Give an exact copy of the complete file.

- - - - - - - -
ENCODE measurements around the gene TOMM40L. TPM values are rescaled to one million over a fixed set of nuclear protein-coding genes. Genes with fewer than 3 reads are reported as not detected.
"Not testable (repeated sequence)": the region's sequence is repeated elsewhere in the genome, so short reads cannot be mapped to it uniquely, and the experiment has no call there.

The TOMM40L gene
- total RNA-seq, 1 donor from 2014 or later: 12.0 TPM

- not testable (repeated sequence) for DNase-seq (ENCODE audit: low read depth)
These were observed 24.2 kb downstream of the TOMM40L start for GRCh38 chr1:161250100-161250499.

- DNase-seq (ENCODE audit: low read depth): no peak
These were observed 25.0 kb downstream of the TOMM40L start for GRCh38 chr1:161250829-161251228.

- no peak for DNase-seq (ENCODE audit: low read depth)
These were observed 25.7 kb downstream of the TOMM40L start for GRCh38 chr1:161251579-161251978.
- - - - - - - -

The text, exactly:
ENCODE measurements around the gene TOMM40L. TPM values are rescaled to one million over a fixed set of nuclear protein-coding genes. Genes with fewer than 3 reads are reported as not detected.
"Not testable (repeated sequence)": the region's sequence is repeated elsewhere in the genome, so short reads cannot be mapped to it uniquely, and the experiment has no call there.

The TOMM40L gene
- total RNA-seq, 1 donor from 2014 or later: 12.0 TPM

- not testable (repeated sequence) for DNase-seq (ENCODE audit: low read depth)
These were observed 24.2 kb downstream of the TOMM40L start for GRCh38 chr1:161250100-161250499.

- DNase-seq (ENCODE audit: low read depth): no peak
These were observed 25.0 kb downstream of the TOMM40L start for GRCh38 chr1:161250829-161251228.

- no peak for DNase-seq (ENCODE audit: low read depth)
These were observed 25.7 kb downstream of the TOMM40L start for GRCh38 chr1:161251579-161251978.